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    Read this question - so similar to yours.... electronics.stackexchange.com/questions/344179/extension-cords – Solar Mike Dec 10 '17 at 16:20
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A few relevant facts:

  1. The maximum current of the extension cord is the current where it produces some specified temperature increase above ambient, possibly 10 or 20 degrees C. (Or some specified voltage drop from one end to the other, hopefully not more than 10 V).

  2. Snow is a fairly good insulator, so once it has covered the extension cord, all the heat produced by the cord will be contained around the cord. This means the cord temperature will rise more than it would if the cord were surrounded by air.

  3. Snow (typically) falls only when the air temperature is in a fairly narrow temperature range around the freezing point of water. So it won't normally take much added heat to start melting new-fallen snow.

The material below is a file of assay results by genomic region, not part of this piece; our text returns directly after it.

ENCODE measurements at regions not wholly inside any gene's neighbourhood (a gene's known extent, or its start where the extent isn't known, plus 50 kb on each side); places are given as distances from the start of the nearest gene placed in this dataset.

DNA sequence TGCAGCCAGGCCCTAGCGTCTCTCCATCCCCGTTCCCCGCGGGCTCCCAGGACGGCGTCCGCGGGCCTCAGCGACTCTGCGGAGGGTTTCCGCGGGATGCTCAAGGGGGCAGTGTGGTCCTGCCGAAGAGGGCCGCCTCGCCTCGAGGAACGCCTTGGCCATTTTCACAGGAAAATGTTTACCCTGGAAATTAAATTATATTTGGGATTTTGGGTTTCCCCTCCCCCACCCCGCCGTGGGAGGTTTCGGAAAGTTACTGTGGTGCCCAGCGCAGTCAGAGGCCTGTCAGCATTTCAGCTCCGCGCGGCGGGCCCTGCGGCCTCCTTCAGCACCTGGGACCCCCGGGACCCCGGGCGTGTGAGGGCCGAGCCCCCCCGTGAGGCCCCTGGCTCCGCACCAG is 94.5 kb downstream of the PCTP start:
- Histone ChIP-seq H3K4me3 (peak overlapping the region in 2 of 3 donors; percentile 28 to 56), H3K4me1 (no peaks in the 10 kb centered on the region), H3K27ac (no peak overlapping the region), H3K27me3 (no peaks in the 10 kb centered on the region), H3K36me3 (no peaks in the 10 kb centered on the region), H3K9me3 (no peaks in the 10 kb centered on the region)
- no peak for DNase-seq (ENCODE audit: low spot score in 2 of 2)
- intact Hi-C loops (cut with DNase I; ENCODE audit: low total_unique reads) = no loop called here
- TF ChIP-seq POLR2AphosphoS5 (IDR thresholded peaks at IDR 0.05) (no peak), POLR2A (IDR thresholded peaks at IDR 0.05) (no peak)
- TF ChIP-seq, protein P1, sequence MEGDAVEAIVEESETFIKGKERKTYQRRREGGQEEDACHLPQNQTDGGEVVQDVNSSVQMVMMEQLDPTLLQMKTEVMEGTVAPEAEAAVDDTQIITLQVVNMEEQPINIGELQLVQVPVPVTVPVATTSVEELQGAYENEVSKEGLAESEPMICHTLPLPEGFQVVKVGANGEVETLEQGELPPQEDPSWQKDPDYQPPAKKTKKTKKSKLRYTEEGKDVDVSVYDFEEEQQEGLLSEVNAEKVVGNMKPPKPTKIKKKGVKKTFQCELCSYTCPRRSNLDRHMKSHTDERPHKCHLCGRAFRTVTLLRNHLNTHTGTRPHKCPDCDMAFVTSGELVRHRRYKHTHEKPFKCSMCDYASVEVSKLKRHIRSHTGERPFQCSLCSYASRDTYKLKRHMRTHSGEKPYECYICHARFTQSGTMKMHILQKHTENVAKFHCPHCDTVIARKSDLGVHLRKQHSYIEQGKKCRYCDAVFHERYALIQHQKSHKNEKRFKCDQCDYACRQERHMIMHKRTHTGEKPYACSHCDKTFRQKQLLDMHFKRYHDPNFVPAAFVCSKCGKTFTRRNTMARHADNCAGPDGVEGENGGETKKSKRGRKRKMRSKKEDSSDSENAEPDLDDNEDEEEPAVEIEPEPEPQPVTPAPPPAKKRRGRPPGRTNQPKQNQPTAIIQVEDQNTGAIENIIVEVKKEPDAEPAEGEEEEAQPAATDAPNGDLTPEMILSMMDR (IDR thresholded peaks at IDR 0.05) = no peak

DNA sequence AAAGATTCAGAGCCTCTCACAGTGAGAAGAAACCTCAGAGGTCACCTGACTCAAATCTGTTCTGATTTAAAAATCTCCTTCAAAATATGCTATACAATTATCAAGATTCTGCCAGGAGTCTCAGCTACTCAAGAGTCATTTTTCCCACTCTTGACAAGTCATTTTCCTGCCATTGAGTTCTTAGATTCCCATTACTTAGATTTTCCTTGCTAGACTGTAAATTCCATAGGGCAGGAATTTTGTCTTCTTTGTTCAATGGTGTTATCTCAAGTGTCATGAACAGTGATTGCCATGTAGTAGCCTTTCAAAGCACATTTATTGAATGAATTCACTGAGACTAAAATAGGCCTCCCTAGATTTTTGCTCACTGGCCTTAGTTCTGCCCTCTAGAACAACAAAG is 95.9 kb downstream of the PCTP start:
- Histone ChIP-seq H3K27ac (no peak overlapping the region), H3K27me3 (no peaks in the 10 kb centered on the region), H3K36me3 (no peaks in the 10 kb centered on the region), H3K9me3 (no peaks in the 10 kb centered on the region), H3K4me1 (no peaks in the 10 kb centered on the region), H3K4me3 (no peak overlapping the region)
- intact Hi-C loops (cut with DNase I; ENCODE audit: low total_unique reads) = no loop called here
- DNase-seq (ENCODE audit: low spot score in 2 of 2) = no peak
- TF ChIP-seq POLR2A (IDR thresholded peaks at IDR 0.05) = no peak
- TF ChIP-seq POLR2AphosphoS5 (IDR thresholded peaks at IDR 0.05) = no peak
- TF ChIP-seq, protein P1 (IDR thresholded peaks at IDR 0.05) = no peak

These three facts mean that what you saw does not necessarily indicate a problem.

But of course you should make sure the current load is no more than the cord is rated for, and that the two ends of the cord are both well protected from water intrusion if you're going to use it with snow falling or on the ground.

  • Any current will produce some non-zero temperature increase, so one could expect some heat to be produced even when not drawing the maximum rated current. That's the first law of thermodynamics. Otherwise, these are good points. – Jon Dec 11 '17 at 17:17
  • @Jon, edited to make my meaning more clear. – The Photon Dec 11 '17 at 17:18
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First off, if the cord is not overtly warm to the touch, it's safe. Some resistance is expected, normal and ok.

Second, check the rating: Cord electrical current rating detail Cords come in different wire gauges, ranging from light duty cords unsuitable for heavy use at any length, to thick wires for running long distances with minimal heat or voltage drop.